In Bali, the Kebaya is much more recent history. However, the kebaya has been worn by women to define the social structure of the owner. Today, the kebaya is associated to the Indonesian nationalism (Ziyi, 2011). It is worn by a wide range of women from young to old and right across the main highlands of Bali and Java the women are wearing kebaya. Most kebaya fabric is made of floral motif, which is either printed or woven into the textile and the length range from somewhere to above the waist to below the knee. However, it always has long sleeves. The traditional dress among the Indonesian also includes a silk robe with a metallic thread that woven into the material (Forshee, 2006). This attire was used by the Minangkabau ethnic group, which hails in the highlands of West Sumatra. The Minangkabau people also put on headdress which is usually having buffalo horns shape. The other group which is the Toraja people, who hails in the mountainous regions of South West Sulawesi are usually putting traditional costume features that have elaborate beadwork and tassels.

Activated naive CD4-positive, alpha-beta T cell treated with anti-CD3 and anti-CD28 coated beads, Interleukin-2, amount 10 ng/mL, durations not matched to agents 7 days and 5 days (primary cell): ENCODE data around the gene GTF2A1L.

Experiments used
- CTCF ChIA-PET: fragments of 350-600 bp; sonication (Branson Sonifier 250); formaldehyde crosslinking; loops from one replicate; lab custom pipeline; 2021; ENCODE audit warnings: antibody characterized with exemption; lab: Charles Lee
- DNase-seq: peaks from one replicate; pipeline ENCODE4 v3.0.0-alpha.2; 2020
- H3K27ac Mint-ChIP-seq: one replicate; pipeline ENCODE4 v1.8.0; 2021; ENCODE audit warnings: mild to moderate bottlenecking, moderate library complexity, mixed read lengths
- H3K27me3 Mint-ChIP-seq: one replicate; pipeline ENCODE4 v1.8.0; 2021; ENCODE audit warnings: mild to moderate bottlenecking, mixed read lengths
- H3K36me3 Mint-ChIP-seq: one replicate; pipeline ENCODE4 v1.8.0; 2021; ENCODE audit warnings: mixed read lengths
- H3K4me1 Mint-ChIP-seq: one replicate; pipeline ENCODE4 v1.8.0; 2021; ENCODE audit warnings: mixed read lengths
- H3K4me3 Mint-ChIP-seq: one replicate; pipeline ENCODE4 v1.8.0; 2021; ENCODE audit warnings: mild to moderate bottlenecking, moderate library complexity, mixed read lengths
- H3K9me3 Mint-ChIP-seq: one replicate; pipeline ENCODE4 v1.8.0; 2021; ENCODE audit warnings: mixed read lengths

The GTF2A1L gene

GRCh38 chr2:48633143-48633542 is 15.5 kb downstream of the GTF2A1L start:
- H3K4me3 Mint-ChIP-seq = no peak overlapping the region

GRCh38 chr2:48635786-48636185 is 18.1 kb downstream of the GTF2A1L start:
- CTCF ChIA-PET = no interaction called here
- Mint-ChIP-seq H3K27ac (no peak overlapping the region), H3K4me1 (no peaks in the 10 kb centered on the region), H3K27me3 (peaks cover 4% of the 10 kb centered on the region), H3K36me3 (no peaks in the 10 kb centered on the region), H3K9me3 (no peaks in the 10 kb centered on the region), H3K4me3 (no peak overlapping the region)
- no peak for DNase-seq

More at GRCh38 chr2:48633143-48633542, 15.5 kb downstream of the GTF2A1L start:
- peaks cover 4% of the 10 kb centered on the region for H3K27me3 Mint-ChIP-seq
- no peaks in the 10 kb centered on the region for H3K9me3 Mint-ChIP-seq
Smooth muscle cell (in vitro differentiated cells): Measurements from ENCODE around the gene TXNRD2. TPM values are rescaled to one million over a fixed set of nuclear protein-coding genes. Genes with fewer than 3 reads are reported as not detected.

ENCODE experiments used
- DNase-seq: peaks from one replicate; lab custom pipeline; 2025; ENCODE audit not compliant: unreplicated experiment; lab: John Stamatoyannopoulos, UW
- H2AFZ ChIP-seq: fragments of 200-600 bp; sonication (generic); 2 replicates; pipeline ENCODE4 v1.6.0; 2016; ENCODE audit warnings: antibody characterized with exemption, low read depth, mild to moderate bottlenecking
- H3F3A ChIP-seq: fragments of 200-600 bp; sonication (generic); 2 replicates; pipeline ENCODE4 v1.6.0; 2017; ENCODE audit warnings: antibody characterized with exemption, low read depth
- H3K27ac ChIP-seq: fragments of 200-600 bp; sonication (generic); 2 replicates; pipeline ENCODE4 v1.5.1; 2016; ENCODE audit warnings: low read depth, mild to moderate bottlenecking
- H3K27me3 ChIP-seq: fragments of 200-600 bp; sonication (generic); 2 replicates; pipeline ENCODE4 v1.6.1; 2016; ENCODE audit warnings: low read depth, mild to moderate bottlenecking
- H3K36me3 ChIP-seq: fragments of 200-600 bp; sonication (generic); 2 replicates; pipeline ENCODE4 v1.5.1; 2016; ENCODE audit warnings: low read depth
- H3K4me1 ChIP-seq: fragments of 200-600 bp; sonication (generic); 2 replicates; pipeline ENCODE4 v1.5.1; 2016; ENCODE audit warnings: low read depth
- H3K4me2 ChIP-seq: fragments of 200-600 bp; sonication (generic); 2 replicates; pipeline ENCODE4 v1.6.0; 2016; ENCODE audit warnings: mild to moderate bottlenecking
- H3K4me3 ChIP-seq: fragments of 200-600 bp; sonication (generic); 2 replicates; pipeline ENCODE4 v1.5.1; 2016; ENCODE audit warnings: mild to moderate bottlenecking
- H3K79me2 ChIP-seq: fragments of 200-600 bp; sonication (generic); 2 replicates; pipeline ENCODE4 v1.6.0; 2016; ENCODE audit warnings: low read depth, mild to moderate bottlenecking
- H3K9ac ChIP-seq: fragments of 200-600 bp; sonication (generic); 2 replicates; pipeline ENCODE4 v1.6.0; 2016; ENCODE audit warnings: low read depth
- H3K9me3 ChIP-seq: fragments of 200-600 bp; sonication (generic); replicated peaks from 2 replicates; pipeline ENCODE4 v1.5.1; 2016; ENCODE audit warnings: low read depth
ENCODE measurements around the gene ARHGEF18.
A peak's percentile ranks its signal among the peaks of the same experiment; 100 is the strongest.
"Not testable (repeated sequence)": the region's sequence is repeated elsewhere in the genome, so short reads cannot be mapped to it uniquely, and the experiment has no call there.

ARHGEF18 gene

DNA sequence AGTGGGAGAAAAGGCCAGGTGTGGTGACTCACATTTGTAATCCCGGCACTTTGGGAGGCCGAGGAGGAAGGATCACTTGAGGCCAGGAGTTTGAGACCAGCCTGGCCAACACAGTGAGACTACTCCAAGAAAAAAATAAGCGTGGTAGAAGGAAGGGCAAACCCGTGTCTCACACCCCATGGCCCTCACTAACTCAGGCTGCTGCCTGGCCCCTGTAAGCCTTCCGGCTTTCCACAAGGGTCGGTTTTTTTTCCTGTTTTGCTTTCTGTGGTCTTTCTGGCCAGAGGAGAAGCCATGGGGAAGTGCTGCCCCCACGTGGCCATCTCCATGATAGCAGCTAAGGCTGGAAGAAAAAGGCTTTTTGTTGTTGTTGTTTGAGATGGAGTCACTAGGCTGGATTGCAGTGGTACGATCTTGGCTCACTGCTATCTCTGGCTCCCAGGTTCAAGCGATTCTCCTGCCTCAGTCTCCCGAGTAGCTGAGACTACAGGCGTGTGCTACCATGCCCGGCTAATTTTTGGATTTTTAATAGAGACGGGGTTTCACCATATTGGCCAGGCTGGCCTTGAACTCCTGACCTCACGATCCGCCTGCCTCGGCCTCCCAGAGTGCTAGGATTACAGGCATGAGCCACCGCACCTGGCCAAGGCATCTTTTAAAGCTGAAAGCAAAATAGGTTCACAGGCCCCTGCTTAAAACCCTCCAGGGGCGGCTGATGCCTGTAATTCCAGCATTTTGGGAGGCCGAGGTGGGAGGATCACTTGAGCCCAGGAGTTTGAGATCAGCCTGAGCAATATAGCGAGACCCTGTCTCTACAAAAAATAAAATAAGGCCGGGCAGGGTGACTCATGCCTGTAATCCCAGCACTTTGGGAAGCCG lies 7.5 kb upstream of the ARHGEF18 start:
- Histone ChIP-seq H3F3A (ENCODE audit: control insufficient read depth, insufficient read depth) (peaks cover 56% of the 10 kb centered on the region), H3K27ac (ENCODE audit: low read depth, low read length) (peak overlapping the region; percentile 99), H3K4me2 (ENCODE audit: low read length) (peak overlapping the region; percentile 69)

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Generally, the Indonesian is supposed to dress conservatively. Thus, in spite of the warm climate. Most people are required to wear long clothing, as opposed to the short sleeved shirts and T-shirts. In addition, the women would not receive warm welcome if they do not dress properly and conservatively (Forshee, 2006). On the other hand, when visiting a temple, individuals are required to dress in a manner that covers their bodies as much as possible. In fact, entering the mosque could be restricted is an individual turns up with the shoulders and the legs exposed. Therefore, the culture of the people of Indonesia is particularly crucial in shaping the meanings of dress and the choices made by individuals when choosing forms of dress. It is the wearer who assigns the meaning of the dress since the meanings are created, maintained and modified as individual’s deals with dress. Thus, it is up to an individual to assign meaning to the form of dress inorder to develop a consensus of the type of dress to be worn. Dressing is an essential part of people’s interactions, which is highly significant in defining oneself in communication and identity with other people. Over the last decade, the Indonesian women have increasingly chosen to adapt to the Muslim way of life by adopting a form of Islamic dress known as busana Muslimah. This is form of transition that could be seen as an index of contradicting or mutually exclusive phenomena. Thus, it has been observed to mean a rise in the Muslim tradition as well as consumerism (Craik, 1994).